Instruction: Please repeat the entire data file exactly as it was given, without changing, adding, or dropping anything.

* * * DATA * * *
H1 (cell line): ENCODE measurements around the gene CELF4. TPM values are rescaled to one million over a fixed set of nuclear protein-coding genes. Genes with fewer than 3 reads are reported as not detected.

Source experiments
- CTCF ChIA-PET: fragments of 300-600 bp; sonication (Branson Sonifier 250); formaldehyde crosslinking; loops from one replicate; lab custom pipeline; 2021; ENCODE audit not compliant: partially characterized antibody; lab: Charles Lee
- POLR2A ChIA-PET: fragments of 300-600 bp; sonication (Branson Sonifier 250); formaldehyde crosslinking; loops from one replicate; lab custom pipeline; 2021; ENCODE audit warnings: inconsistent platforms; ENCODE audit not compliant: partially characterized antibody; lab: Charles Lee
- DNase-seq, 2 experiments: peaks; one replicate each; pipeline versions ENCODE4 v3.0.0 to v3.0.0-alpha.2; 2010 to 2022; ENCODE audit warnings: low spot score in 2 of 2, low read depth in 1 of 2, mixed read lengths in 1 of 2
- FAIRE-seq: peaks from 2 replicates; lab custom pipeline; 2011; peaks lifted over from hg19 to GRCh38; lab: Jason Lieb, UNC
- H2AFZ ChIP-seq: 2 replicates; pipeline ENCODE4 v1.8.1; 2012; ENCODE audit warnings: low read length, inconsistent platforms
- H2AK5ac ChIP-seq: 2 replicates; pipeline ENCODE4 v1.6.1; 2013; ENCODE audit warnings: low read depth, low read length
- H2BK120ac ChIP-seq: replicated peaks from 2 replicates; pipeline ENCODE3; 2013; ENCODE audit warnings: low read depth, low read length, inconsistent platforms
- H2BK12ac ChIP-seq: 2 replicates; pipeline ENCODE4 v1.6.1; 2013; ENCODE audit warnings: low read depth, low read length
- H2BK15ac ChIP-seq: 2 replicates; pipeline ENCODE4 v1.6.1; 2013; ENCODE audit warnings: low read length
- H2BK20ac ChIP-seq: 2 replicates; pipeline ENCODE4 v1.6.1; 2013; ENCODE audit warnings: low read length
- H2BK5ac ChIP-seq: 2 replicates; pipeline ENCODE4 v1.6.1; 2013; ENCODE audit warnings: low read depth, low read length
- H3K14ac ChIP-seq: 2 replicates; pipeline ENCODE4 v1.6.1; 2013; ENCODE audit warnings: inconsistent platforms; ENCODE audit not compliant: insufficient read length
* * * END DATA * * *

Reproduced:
H1 (cell line): ENCODE measurements around the gene CELF4. TPM values are rescaled to one million over a fixed set of nuclear protein-coding genes. Genes with fewer than 3 reads are reported as not detected.

Source experiments
- CTCF ChIA-PET: fragments of 300-600 bp; sonication (Branson Sonifier 250); formaldehyde crosslinking; loops from one replicate; lab custom pipeline; 2021; ENCODE audit not compliant: partially characterized antibody; lab: Charles Lee
- POLR2A ChIA-PET: fragments of 300-600 bp; sonication (Branson Sonifier 250); formaldehyde crosslinking; loops from one replicate; lab custom pipeline; 2021; ENCODE audit warnings: inconsistent platforms; ENCODE audit not compliant: partially characterized antibody; lab: Charles Lee
- DNase-seq, 2 experiments: peaks; one replicate each; pipeline versions ENCODE4 v3.0.0 to v3.0.0-alpha.2; 2010 to 2022; ENCODE audit warnings: low spot score in 2 of 2, low read depth in 1 of 2, mixed read lengths in 1 of 2
- FAIRE-seq: peaks from 2 replicates; lab custom pipeline; 2011; peaks lifted over from hg19 to GRCh38; lab: Jason Lieb, UNC
- H2AFZ ChIP-seq: 2 replicates; pipeline ENCODE4 v1.8.1; 2012; ENCODE audit warnings: low read length, inconsistent platforms
- H2AK5ac ChIP-seq: 2 replicates; pipeline ENCODE4 v1.6.1; 2013; ENCODE audit warnings: low read depth, low read length
- H2BK120ac ChIP-seq: replicated peaks from 2 replicates; pipeline ENCODE3; 2013; ENCODE audit warnings: low read depth, low read length, inconsistent platforms
- H2BK12ac ChIP-seq: 2 replicates; pipeline ENCODE4 v1.6.1; 2013; ENCODE audit warnings: low read depth, low read length
- H2BK15ac ChIP-seq: 2 replicates; pipeline ENCODE4 v1.6.1; 2013; ENCODE audit warnings: low read length
- H2BK20ac ChIP-seq: 2 replicates; pipeline ENCODE4 v1.6.1; 2013; ENCODE audit warnings: low read length
- H2BK5ac ChIP-seq: 2 replicates; pipeline ENCODE4 v1.6.1; 2013; ENCODE audit warnings: low read depth, low read length
- H3K14ac ChIP-seq: 2 replicates; pipeline ENCODE4 v1.6.1; 2013; ENCODE audit warnings: inconsistent platforms; ENCODE audit not compliant: insufficient read length